A mother holds her daughter while they share a laugh outside in the greenery.

South Carolina Nurse-Family Partnership

Public Sector Solutions, Health, Children & Families


$29MMobilized to expand Nurse-Family Partnership’s services in South Carolina


First-time mothers in South Carolina served

In February 2016, former South Carolina Governor Nikki Haley, Nurse-Family Partnership, and Social Finance launched the nation’s first Pay for Success initiative aimed at improving health outcomes for mothers and children living in poverty. The program expanded Nurse-Family Partnership’s evidence-based program to an additional 3,000 first-time mothers with low incomes, and their young children, across South Carolina. The program supported these mothers by helping them maintain healthy pregnancies and become knowledgeable, responsible parents so they could give their children the best possible start in life. This project aimed to spark multigenerational change and help break cycles of poverty by strengthening families and improving early childhood development.

The initiative mobilized $29 million to expand Nurse-Family Partnership’s services. Philanthropic funders committed $17 million to the project and Medicaid funded approximately $12 million via a 1915(b) Medicaid Waiver, awarded to the South Carolina Department of Health and Human Services (SCDHHS) by the federal Centers for Medicare and Medicaid services. South Carolina agreed to make up to $7.5 million in success payments if the evaluators found positive results, 100% of which would be reinvested in the program.


  • Create long-term, lasting results for families statewide by supporting first-time mothers to have healthy pregnancies and become great parents, setting up children for successful early childhood development in rural and urban areas across the state.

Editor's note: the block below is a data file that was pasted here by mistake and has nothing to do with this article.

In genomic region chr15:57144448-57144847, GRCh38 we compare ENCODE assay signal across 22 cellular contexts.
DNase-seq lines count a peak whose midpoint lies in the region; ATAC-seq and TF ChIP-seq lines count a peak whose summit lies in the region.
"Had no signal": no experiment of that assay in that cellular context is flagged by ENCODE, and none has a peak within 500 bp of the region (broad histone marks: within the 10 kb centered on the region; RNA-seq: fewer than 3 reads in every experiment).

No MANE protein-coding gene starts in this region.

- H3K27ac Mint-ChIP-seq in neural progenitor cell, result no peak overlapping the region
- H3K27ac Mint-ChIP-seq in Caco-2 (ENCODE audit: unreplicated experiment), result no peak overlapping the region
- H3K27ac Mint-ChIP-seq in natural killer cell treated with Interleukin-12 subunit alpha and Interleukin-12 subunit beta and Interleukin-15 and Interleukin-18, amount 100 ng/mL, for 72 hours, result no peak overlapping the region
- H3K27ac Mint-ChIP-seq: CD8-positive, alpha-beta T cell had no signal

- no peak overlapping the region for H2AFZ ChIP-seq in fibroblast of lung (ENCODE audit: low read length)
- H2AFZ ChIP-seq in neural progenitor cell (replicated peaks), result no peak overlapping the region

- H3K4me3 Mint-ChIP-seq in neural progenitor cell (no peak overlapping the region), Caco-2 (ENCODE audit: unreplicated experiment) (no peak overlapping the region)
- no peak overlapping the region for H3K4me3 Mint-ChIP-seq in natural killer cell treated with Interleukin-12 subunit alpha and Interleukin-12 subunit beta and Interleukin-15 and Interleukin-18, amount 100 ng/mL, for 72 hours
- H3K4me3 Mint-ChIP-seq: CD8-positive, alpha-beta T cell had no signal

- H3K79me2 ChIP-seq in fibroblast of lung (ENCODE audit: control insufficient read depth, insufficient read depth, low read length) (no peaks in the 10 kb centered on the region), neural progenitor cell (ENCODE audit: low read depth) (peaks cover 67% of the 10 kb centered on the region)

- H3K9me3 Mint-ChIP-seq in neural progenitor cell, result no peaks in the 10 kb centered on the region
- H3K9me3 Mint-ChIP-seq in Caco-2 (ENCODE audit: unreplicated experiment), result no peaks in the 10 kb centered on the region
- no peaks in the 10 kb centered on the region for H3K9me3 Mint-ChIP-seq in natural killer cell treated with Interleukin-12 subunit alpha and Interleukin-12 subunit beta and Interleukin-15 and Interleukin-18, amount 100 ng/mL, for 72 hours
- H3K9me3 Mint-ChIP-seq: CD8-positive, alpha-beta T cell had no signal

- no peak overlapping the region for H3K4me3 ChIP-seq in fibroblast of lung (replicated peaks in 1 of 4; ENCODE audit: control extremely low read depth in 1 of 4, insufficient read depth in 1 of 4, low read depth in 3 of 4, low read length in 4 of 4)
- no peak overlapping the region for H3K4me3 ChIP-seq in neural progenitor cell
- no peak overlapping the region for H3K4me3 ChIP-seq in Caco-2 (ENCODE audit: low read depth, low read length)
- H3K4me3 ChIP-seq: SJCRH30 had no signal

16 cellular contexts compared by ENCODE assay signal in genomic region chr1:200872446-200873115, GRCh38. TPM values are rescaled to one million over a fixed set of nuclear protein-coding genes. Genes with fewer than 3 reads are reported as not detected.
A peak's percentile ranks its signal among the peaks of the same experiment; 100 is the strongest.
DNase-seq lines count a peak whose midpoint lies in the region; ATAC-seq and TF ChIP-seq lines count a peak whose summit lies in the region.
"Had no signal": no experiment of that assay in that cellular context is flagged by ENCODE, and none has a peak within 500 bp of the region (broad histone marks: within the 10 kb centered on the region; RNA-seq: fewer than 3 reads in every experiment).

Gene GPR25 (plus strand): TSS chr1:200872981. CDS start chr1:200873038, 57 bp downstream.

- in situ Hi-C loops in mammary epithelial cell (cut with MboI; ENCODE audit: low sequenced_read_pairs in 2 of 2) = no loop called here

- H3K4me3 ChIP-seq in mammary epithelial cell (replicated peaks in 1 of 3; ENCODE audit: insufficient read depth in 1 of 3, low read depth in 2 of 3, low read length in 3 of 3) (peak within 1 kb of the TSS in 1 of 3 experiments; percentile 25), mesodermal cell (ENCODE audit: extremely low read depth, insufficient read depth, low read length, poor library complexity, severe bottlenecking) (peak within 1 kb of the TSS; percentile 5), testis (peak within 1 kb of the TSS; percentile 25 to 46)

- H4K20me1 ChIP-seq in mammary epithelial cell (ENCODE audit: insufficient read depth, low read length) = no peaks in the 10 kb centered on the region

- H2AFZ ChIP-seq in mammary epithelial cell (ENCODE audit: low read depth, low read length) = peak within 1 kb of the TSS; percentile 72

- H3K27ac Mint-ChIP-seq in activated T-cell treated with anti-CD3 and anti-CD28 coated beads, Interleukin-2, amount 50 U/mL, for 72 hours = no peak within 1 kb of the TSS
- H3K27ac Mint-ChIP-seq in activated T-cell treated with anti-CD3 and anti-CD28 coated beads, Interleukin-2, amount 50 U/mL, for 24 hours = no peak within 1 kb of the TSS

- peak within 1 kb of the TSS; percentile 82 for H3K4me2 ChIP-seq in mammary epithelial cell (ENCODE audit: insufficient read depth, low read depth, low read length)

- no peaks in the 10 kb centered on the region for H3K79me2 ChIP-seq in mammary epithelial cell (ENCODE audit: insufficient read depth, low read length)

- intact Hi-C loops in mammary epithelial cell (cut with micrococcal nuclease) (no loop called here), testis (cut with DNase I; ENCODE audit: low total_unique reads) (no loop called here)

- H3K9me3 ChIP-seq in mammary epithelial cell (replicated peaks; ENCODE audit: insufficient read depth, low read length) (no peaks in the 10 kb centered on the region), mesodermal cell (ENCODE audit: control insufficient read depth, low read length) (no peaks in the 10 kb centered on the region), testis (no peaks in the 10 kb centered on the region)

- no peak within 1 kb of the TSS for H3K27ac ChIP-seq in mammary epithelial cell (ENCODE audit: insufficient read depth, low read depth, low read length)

• Build a pathway for sustaining these effective services through reinvesting state success payments into the program and partnering with Medicaid.
  • Use a rigorous evaluation to understand the efficacy of the Nurse-Family Partnership model after implementing strategies to improve delivery and lower costs, providing important insight on how to best scale this program.
  • Bring an added level of government accountability for results for the families served.

Participant Stories

Three black women and a child pose for a photo in the woods.

A Home Visiting Nurse Helped Taquana Navigate Pregnancy and Beyond

Taquana enrolled with Nurse-Family Partnership in 2019 and was matched with nurse Kenyetta, who helped her throughout her pregnancy. “My nurse was there for me every step of the way,” Taquana said. “I could text her when I was feeling down, and she was always there.”

How It Works

This innovative program is going to allow us to improve the health of our children and families, and it’s a perfect example of what we can do when leaders from the private sector and public service work together.

Former South Carolina Gov. Nikki Haley

Nikki Haley Headshot

Interim Results

The project concluded April 1, 2021, with J-Pal North America (J-PAL), the project’s independent evaluator, publishing an interim evaluation report indicating that NFP did not have an impact on the four preselected Pay for Success outcomes.

The interim results for the three outcomes, preterm births, healthy birth spacing, and child injury, measured by randomized control trial, only captured outcomes for a subset of the enrolled clients and were not statistically significant, meaning there was no distinguishable difference between the results for the families that received NFP services and those who did not. However, this does not mean that the project had no impact on the mothers and children that were served.

A more comprehensive assessment of NFP’s impact will emerge through J-PAL’s longer-term evaluation, which will continue for 30 years. Learn more on the study’s website.



Partners and Supporters

Photos courtesy of Nurse-Family Partnership.

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